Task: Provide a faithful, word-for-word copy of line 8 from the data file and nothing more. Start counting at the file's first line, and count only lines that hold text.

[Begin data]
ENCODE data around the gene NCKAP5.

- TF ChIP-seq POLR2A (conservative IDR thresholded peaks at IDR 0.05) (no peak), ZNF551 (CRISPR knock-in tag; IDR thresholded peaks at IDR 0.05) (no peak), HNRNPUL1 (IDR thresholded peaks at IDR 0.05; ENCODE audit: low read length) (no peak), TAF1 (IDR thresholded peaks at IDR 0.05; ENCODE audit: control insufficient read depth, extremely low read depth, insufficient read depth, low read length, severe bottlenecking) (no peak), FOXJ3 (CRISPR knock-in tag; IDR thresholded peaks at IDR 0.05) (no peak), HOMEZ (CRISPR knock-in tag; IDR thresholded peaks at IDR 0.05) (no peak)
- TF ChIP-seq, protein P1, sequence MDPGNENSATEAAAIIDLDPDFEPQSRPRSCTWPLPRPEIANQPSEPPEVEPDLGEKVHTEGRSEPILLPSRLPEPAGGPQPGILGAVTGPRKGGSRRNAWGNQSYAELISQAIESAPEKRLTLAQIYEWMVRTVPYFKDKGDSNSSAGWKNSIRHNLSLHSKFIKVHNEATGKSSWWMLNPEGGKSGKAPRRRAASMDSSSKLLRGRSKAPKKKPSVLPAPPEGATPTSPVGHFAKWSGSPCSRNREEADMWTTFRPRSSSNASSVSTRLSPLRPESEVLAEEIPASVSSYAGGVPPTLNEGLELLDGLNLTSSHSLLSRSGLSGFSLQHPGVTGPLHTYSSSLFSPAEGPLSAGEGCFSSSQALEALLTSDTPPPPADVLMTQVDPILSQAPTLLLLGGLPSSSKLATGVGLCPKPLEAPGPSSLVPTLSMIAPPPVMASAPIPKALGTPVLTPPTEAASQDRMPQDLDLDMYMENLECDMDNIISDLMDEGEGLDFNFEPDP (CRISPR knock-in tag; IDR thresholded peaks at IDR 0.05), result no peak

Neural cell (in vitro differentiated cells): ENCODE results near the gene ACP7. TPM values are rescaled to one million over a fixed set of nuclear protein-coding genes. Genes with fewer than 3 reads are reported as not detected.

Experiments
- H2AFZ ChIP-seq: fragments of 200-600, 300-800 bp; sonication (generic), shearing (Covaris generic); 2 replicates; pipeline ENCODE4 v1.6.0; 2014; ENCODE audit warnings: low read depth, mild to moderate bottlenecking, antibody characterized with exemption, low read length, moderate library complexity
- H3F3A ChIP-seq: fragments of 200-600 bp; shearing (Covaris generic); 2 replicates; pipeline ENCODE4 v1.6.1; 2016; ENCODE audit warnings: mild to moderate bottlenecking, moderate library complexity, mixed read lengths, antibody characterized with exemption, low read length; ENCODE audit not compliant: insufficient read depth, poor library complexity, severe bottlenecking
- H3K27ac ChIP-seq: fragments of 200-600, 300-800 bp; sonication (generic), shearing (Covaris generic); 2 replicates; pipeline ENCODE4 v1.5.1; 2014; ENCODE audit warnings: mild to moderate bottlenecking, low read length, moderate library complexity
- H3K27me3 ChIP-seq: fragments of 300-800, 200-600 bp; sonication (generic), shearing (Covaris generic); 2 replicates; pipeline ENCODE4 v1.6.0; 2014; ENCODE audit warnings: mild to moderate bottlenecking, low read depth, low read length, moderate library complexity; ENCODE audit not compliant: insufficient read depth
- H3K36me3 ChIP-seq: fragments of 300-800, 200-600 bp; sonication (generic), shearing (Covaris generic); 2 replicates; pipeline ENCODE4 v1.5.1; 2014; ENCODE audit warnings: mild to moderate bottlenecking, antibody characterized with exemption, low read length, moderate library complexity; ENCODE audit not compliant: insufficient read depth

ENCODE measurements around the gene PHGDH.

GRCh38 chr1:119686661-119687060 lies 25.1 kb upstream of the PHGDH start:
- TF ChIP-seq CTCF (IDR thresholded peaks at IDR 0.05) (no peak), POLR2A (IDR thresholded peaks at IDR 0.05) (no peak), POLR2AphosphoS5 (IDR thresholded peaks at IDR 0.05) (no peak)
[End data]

- H3K27ac ChIP-seq: fragments of 200-600, 300-800 bp; sonication (generic), shearing (Covaris generic); 2 replicates; pipeline ENCODE4 v1.5.1; 2014; ENCODE audit warnings: mild to moderate bottlenecking, low read length, moderate library complexity